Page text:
There is more than a literal truth to the saying that "you never get a second chance to make a first impression," suggests emerging international research.
Experts have discovered that new experiences that contradict a first impression become "bound" to the context in which they were made, whereas first impressions still dominate in other contexts.
"Imagine you have a new colleague at work and your impression of that person is not very favorable," said lead author Bertram Gawronski. "A few weeks later, you meet your colleague at a party and you realize he is actually a very nice guy. Although you know your first impression was wrong, your gut response to your new colleague will be influenced by your new experience only in contexts that are similar to the party. However, your first impression will still dominate in all other contexts."
According to Gawronski, our brain stores expectancy-violating experiences as exceptions-to-the-rule, such that the rule is treated as valid except for the specific context in which it has been violated.
To investigate the persistence of first impressions, Gawronski and his collaborators showed their study participants either positive or negative information about an unknown individual on a computer screen.
Later in the study, participants were presented with new information about the same individual, which was inconsistent with the initial information.
To study the influence of contexts, the researchers subtly changed the background color of the computer screen while participants formed an impression of the target person.
When the researchers subsequently measured participants' spontaneous reactions to an image of the target person, they found the new information influenced participants' reactions only when the person was presented against the background in which the new information had been learned.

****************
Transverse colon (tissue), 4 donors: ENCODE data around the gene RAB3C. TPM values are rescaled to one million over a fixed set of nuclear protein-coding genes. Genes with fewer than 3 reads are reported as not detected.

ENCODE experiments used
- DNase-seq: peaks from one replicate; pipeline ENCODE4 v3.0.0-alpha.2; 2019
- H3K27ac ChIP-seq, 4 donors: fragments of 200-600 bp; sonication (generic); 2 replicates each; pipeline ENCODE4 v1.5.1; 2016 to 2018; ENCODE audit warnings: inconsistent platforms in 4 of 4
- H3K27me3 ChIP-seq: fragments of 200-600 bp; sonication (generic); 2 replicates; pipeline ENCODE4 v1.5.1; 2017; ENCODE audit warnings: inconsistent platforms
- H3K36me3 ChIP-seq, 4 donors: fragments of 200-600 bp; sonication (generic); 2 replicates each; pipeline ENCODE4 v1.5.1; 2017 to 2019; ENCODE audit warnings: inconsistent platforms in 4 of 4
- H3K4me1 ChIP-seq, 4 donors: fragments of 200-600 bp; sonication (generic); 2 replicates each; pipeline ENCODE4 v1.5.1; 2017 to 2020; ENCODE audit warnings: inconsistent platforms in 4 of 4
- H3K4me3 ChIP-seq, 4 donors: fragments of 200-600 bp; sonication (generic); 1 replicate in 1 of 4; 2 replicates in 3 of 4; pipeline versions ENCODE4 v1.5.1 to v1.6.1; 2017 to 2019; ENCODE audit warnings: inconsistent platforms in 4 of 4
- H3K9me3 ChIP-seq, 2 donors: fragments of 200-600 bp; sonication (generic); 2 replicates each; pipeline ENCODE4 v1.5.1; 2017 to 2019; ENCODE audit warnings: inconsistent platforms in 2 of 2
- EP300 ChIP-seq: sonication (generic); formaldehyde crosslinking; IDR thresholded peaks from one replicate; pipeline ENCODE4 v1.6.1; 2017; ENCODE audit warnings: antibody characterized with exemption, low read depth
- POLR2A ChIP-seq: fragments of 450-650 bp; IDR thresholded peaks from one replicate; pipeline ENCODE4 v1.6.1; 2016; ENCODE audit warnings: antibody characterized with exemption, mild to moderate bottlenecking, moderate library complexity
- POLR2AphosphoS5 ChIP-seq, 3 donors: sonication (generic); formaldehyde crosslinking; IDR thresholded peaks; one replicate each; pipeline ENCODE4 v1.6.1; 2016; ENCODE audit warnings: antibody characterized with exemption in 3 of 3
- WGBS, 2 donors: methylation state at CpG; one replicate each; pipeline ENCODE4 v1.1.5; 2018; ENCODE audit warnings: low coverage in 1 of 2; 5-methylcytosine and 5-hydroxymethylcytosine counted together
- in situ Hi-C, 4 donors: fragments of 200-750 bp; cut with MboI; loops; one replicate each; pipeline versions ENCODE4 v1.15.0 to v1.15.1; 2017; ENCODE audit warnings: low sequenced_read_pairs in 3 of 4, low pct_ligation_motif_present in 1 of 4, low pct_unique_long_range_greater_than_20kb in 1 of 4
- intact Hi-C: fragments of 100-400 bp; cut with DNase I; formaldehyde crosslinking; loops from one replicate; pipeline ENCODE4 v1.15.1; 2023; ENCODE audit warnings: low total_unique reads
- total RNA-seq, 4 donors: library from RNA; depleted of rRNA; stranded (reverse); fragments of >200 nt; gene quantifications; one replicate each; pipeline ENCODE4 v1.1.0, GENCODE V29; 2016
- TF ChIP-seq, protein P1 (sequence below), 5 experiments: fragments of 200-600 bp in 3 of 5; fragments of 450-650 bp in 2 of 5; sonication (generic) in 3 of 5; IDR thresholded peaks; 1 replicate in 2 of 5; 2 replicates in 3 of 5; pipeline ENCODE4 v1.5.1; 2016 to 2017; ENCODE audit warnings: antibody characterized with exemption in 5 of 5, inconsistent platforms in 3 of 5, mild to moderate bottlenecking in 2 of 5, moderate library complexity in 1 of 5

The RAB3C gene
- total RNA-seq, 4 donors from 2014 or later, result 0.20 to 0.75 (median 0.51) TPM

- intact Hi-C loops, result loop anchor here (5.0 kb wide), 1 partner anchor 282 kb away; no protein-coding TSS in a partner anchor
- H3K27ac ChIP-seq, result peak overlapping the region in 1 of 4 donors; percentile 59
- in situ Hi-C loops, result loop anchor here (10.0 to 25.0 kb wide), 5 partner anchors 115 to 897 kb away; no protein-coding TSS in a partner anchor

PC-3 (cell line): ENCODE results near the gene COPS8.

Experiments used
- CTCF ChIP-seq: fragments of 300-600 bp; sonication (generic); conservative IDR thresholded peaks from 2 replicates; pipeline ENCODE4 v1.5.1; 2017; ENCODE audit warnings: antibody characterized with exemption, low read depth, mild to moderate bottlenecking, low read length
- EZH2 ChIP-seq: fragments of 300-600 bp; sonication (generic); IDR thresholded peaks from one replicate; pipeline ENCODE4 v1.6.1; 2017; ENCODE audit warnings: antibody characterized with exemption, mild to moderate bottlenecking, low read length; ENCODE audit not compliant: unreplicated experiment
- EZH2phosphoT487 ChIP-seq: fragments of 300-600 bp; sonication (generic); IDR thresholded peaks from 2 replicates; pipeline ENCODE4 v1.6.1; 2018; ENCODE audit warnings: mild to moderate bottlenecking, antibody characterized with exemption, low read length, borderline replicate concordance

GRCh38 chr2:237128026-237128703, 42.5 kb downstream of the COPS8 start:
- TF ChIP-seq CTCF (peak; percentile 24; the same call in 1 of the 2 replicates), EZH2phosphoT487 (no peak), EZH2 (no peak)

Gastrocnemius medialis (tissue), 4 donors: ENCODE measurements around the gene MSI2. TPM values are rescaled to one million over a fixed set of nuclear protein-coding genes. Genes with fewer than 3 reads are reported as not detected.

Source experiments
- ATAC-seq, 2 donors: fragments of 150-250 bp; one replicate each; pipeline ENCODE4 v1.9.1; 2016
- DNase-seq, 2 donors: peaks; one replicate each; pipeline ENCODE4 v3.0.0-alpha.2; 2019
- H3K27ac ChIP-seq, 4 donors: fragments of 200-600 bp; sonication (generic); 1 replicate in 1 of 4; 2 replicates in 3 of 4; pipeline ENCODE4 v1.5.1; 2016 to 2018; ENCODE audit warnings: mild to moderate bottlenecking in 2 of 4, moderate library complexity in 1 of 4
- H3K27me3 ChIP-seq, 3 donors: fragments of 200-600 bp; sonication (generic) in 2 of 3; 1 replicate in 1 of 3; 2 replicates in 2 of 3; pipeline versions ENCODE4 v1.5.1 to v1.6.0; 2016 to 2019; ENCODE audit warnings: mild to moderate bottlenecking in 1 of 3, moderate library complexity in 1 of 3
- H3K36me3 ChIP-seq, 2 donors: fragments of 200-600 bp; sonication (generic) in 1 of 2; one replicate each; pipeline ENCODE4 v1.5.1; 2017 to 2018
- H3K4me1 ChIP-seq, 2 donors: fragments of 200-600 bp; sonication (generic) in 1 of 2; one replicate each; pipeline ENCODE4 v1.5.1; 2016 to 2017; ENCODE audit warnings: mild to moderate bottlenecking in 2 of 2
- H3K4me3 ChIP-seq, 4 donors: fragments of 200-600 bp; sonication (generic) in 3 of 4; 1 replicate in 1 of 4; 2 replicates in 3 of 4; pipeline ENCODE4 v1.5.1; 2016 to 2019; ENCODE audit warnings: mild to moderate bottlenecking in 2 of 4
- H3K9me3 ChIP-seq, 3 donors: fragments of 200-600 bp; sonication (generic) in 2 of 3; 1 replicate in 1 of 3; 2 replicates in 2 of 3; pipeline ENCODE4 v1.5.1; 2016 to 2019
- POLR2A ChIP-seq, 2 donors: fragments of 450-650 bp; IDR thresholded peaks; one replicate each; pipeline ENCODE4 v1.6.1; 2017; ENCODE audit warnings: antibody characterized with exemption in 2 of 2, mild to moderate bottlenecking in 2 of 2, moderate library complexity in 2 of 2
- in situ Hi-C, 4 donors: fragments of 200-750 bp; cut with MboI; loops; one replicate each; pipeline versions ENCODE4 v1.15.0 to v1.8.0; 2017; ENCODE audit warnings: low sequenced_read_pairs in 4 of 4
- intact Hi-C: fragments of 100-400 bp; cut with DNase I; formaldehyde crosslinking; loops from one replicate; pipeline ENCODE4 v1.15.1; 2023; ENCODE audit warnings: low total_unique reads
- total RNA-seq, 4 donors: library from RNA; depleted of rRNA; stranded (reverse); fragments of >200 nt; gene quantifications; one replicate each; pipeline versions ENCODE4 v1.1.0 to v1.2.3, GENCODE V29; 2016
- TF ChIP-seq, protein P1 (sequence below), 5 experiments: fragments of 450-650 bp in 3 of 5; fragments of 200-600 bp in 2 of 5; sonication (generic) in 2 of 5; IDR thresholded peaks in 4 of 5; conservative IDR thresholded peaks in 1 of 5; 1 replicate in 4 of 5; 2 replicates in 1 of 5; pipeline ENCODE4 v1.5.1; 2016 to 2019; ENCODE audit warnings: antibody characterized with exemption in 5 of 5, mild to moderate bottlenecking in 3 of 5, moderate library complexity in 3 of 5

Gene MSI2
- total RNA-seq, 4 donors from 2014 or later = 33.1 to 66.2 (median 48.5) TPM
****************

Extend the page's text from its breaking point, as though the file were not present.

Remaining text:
Otherwise, participants' reactions were still dominated by the first information when the target person was presented against other backgrounds.
Although these results support the common observation that first impressions are notoriously persistent, Gawronski notes they can sometimes be changed.
"What is necessary is for the first impression to be challenged in multiple different contexts. In that case, new experiences become decontextualized and the first impression will slowly lose its power," he said. "But, as long as a first impression is challenged only within the same context, you can do whatever you want. The first impression will dominate regardless of how often it is contradicted by new experiences."
According to Gawronski, the research also has important implications for the treatment of clinical disorders. "If someone with phobic reactions to spiders is seeking help from a psychologist, the therapy will be much more successful if it occurs in multiple different contexts rather than just in the psychologist's office."
The research is published in the latest issue of the Journal of Experimental Psychology: General.